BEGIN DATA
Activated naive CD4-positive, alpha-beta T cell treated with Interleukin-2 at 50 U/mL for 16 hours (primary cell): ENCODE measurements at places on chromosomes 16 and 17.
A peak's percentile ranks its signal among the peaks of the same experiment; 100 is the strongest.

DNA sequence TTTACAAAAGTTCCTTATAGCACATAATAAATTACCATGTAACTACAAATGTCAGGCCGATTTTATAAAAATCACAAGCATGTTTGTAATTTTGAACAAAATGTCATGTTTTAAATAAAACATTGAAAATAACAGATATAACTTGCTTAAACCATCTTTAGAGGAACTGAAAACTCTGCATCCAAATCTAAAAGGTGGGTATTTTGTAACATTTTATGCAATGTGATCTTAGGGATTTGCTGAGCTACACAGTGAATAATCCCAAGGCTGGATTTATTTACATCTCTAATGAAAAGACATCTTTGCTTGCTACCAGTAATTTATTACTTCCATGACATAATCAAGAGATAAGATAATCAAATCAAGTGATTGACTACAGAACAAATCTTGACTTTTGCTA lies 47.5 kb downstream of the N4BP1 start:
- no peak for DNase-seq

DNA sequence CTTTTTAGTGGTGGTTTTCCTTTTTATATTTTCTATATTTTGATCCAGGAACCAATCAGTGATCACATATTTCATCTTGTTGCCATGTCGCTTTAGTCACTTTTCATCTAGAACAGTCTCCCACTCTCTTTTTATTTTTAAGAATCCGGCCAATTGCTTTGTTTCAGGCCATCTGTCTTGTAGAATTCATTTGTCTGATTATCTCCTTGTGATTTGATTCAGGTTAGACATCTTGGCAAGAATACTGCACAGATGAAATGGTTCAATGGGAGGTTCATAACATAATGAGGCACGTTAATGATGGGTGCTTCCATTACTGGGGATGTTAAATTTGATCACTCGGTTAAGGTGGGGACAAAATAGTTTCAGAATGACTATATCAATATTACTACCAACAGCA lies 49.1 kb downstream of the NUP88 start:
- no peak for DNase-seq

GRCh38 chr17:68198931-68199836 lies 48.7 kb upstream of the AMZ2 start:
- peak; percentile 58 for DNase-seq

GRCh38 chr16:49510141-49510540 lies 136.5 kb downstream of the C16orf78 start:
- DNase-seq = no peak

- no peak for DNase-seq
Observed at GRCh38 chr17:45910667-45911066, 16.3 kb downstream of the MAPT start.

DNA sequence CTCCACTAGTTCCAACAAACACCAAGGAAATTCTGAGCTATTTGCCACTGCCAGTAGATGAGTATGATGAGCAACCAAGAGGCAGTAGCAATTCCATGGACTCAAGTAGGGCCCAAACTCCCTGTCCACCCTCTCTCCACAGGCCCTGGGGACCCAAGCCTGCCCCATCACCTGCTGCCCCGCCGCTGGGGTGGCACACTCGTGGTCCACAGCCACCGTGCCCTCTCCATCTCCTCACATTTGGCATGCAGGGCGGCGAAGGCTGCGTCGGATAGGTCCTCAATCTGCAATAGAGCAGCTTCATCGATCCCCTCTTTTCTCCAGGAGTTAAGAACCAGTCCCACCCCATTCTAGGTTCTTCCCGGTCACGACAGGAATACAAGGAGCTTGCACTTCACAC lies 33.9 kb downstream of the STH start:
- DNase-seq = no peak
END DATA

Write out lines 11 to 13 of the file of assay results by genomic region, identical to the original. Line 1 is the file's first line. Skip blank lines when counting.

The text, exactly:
- no peak for DNase-seq
Observed at GRCh38 chr17:45910667-45911066, 16.3 kb downstream of the MAPT start.

DNA sequence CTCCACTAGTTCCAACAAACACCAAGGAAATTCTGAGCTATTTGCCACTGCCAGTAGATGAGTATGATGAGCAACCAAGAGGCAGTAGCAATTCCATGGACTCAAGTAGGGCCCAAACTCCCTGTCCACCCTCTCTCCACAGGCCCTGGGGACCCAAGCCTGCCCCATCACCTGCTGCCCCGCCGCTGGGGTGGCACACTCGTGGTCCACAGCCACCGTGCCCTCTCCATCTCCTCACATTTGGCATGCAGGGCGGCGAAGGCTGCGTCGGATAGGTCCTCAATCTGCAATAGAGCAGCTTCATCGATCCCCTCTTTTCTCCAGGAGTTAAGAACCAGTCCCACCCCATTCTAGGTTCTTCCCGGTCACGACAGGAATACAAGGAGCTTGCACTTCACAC lies 33.9 kb downstream of the STH start: